By Congressman Bart Stupak (D-MI)
WASHINGTON, D.C. -- Social Security is one of the great American success stories, and August 14 marks the program’s 75th anniversary. On August 14, 1935, President Franklin Roosevelt signed the Social Security Act into law; and since then Social Security has been providing our seniors, disabled citizens, children, and widows and widowers with a guaranteed source of income. At the end of last year, 53 million Americans were receiving Social Security benefits, including 36 million retired workers and their dependents, 6 million survivors of deceased workers and 10 million disabled workers and their dependents.
Social Security provides life-long wage insurance that is paid for by payroll contributions from workers and employers. These contributions come back to Americans by providing monthly income when they retire or become disabled or to family members when an individual passes away. This program will remain critical in light of the fact that only half of our nation’s workforce has a retirement plan through work, and employer-sponsored benefit pension plans are quickly being replaced by riskier employee savings plans.
Social Security is especially important to residents here in northern Michigan. The First District ranks 8th in the nation in terms of the number of Social Security recipients, with nearly 164,000 people drawing Social Security each month. Social Security provides the only income for many of our neighbors to live with a sense of dignity and independence.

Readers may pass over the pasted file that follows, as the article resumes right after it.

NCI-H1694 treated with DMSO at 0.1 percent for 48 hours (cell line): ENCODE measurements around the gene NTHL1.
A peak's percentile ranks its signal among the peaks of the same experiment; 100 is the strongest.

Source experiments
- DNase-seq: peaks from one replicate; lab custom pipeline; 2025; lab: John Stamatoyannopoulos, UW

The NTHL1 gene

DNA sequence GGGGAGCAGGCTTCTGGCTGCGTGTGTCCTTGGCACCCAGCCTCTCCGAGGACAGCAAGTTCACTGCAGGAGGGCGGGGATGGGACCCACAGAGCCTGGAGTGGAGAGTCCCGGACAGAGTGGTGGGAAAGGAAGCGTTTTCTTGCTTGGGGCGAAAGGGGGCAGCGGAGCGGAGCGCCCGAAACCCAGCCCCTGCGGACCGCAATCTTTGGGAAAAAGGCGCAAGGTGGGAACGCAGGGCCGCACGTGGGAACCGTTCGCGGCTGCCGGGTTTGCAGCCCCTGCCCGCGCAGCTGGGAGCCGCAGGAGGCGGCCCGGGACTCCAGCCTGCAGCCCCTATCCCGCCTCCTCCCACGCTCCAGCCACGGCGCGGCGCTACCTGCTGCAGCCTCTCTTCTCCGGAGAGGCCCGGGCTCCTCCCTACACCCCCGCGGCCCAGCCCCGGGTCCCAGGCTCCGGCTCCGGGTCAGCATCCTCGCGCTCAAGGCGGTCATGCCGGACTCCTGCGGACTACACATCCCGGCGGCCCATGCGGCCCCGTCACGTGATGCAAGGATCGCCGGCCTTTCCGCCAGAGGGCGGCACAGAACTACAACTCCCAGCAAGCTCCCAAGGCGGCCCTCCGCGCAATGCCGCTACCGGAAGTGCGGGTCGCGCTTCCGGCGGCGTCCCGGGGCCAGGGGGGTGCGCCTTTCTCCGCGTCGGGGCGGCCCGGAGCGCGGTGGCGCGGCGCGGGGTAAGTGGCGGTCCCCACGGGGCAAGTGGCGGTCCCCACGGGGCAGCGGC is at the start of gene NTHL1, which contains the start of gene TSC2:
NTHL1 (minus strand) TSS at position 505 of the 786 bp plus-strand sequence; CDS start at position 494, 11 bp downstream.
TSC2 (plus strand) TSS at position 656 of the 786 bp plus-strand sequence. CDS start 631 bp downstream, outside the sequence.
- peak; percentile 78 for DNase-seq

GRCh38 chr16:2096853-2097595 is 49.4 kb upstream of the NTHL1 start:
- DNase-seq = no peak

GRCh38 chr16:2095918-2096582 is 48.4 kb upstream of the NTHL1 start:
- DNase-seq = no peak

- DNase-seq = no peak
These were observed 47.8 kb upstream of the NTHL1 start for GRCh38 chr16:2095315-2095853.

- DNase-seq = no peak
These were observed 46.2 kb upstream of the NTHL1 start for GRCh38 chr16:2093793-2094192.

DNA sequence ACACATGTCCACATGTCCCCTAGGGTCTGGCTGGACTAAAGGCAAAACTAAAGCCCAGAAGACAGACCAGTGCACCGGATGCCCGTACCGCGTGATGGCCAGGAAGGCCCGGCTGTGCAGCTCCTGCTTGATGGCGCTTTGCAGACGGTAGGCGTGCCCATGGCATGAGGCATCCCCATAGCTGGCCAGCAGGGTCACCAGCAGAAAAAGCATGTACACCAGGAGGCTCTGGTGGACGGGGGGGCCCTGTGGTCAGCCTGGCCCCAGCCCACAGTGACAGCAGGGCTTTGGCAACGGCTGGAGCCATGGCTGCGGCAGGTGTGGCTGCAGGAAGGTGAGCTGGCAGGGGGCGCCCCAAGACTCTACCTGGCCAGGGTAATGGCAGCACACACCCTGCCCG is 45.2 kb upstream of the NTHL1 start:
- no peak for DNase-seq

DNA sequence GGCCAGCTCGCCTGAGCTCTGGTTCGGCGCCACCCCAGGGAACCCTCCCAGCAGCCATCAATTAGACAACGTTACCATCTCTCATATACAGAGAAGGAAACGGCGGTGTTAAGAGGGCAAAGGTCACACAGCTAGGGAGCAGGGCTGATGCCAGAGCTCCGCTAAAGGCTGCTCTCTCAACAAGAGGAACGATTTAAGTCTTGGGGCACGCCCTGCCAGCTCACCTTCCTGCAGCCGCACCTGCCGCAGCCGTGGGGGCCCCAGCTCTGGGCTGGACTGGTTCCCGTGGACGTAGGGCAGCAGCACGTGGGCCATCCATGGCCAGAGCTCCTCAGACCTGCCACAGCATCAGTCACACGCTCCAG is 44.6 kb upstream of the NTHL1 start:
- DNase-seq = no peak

Seniors in northern Michigan, and nationwide, have worked hard all their lives, seeing our country through war, the depression and dramatic social changes. Without Social Security one in every two seniors would be living in poverty, and today six in 10 seniors rely on Social Security for more than half of their income.
These men and women also deserve Social Security benefits based on the true cost of the goods they purchase. That is why I have co-sponsored legislation to establish a "seniors only" Consumer Price Index (CPI) to account for seniors’ different buying habits. This would ensure a truer senior Cost of Living Adjustment (COLA).
Social Security has provided consistent and reliable income for retired and disabled workers even during times of economic turbulence. It has remained strong through 13 recessions. During our most recent economic downturn, when 401(k)s and IRAs lost 32 percent of their value, individuals on Social Security did not lose a dime.
That is why I do not support renewed efforts to privatize Social Security. Many privatization proposals rely on a manufactured crisis claiming that Social Security will soon be "bankrupt." But the fact is, as long as workers continue to pay into the system it will never become bankrupt. Currently the fund is large enough to pay full benefits through 2037 and 75 percent of scheduled benefits after that. Clearly some adjustments will need to be made to continue to fully fund benefits after 2037, but subjecting the program to the whims of Wall Street is not the solution we need.
Social Security is a uniquely American system that guarantees a retirement nest egg will be there for workers when they retire or become disabled. Benefits have been paid on time and in full every single month for 75 years, providing critical income to our retired and disabled workers and their families. We must work together to determine long-term solutions that ensure benefits can be paid in full for another 75 years, and beyond, without putting the financial security that is the bedrock of the Social Security program at risk.